Figure 3. Correlations of jump performance with total time to complete the COD test and peak velocity.
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Figure 4. Comparison of peak (±SEM) muscle activity in the change of direction step (COD) and the different countermovement jumps. CMJ = countermovement jump. * indicates a significant difference in muscle activity compared with the COD step, on a p < 0.05 level.
Figure 4. Comparison of peak (±SEM) muscle activity in the change of direction step (COD) and the different countermovement jumps. CMJ = countermovement jump. * indicates a significant difference in muscle activity compared with the COD step, on a p < 0.05 level.
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Table 1. Descriptive statistics for the peak joint angles at deepest position when performing the different countermovement jumps.
Table 1. Descriptive statistics for the peak joint angles at deepest position when performing the different countermovement jumps.
Joint AngleVertical UnilateralVertical BilateralHorizontal UnilateralHorizontal Bilateral
Ankle (°)67.9 ± 267.8 ± 1.367.9 ± 6.566.6 ± 2.4
Knee (°)92.1 ± 5.2 ‡91.6 ± 688 ± 5.492.2 ± 3.4 ‡
Hip (°)68.1 ± 14.6 *83.8 ± 15.268.5 ± 16.7 *78.2 ± 9.8
* Indicates a significant difference with all bilateral jumps, on a p < 0.05 level; ‡ indicates a significant difference with the horizontal unilateral jump, on p < 0.05 level.
Table 2. Descriptive statistics of performance in the change of direction- and counter-movement tests.
Table 2. Descriptive statistics of performance in the change of direction- and counter-movement tests.
Change of Direction PerformancesCountermovement Jump Performance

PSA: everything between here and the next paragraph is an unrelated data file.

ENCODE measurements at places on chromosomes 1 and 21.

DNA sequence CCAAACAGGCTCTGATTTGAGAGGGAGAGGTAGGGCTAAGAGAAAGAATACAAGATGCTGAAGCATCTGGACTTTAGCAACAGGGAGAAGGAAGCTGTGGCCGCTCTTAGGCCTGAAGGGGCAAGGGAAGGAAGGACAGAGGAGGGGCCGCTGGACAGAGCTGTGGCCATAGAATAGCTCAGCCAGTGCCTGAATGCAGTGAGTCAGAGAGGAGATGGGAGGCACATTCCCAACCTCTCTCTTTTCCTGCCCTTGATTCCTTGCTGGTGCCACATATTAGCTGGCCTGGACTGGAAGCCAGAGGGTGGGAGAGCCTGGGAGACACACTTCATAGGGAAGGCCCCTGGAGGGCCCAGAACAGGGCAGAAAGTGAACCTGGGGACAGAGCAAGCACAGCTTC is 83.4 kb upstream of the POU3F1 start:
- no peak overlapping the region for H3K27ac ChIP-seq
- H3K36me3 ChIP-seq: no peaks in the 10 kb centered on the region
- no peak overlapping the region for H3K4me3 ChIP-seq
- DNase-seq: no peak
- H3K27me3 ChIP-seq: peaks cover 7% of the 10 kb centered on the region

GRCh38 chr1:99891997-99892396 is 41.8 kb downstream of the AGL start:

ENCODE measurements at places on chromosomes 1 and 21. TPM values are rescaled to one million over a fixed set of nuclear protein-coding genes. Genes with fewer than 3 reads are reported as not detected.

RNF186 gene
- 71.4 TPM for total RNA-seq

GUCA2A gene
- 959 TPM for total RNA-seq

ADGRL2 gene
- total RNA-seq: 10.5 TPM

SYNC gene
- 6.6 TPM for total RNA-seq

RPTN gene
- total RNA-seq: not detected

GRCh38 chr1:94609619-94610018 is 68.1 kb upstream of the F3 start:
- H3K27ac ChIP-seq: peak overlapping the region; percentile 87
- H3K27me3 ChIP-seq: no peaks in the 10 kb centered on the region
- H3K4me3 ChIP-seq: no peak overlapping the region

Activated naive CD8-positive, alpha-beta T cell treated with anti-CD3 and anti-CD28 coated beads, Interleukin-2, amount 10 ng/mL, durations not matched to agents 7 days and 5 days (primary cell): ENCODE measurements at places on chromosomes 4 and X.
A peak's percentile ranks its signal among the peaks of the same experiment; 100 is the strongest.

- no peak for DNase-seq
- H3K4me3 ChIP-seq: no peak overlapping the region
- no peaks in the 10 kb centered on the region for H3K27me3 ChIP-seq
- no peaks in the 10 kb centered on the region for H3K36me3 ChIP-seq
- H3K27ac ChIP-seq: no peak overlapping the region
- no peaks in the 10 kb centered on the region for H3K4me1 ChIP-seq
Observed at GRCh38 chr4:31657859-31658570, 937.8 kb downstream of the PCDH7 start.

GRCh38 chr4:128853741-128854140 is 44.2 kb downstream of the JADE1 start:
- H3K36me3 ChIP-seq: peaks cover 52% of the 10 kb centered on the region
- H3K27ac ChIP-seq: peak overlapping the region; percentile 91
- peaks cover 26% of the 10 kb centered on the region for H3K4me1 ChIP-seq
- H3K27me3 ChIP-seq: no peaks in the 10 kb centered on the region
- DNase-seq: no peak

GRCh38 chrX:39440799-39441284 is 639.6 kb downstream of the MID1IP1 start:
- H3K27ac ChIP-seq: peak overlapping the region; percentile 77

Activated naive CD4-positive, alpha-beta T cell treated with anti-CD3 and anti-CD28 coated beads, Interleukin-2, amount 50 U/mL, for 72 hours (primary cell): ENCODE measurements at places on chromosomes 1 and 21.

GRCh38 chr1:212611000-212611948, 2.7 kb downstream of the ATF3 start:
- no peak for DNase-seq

COD total time (s)4.8 ± 0.2Vertical bilateral (m)0.445 ± 0.05
505-agility time (s)2.6 ± 0.1Vertical unilateral (m)0.275 ± 0.03
Peak velocity (m/s)6.3 ± 0.3Horizontal bilateral (m)1.76 ± 0.21
Contact time (s)1.4 ± 0.2Horizontal unilateral (m)1.38 ± 0.17
Table 3. Correlation of performance variables in the change of direction (COD) test and performance in the counter movement jumps (CMJ).
Table 3. Correlation of performance variables in the change of direction (COD) test and performance in the counter movement jumps (CMJ).
Change of Direction TestCounter Movement Jump
Variable505-Agility TimeContact TimePeak VelocityVertical BilateralVertical UnilateralHorizontal BilateralHorizontal Unilateral
COD total
0.837 *−0.172−0.711 *−0.476 *−0.256−0.434−0.572 *
−0.030−0.569 *−0.099−0.295−0.163−0.349
Peak approach velocity 0.676 *0.4250.540 *0.476
Vertical bilateral CMJ 0.601 *0.720 *0.624 *
Vertical unilateral CMJ 0.448 *0.505 *
Horizontal bilateral CMJ 0.586 *
* Indicates a significant correlation at the 0.05 level.
Table 4. Peak (±SD) EMG activity for the different muscles during the change of direction step and the different countermovement jump.
Table 4. Peak (±SD) EMG activity for the different muscles during the change of direction step and the different countermovement jump.
MusclesChange of DirectionVertical BilateralVertical UnilateralHorizontal BilateralHorizontal Unilateral
Gluteus maximus337 ± 163224 ± 184227 ± 179304 ± 301287 ± 229
Gluteus medius442 ± 166350 ± 374401 ± 345622 ± 820486 ± 428
Adductor longus536 ± 241270 ± 139 *292 ± 125 *382 ± 263 *384 ± 284 *
Semi-tendinosus451 ± 133154 ± 37 *156 ± 57 *343 ± 110 *367 ± 107 *
Biceps femoris416 ± 124218 ± 74 *233 ± 83 *454 ± 179429 ± 152
Vastus lateralis798 ± 312718 ± 291759 ± 370753 ± 485844 ± 564
Rectus femoris481 ± 114443 ± 133455 ± 133447 ± 345473 ± 241
Vastus medialis749 ± 435823 ± 368783 ± 444809 ± 583905 ± 581
Gastrocnemius497 ± 170387 ± 106381 ± 125533 ± 348518 ± 364
Soleus757 ± 607249 ± 136292 ± 186309 ± 243346 ± 248
* indicates a significant difference with the change of direction step on a p < 0.05 level.

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Nygaard Falch, H.; Guldteig Rædergård, H.; Van den Tillaar, R. Relationship of Performance Measures and Muscle Activity between a 180° Change of Direction Task and Different Countermovement Jumps. Sports 2020, 8, 47.

AMA Style

Nygaard Falch H, Guldteig Rædergård H, Van den Tillaar R. Relationship of Performance Measures and Muscle Activity between a 180° Change of Direction Task and Different Countermovement Jumps. Sports. 2020; 8(4):47.

Chicago/Turabian Style

Nygaard Falch, Hallvard, Håvard Guldteig Rædergård, and Roland Van den Tillaar. 2020. "Relationship of Performance Measures and Muscle Activity between a 180° Change of Direction Task and Different Countermovement Jumps" Sports 8, no. 4: 47.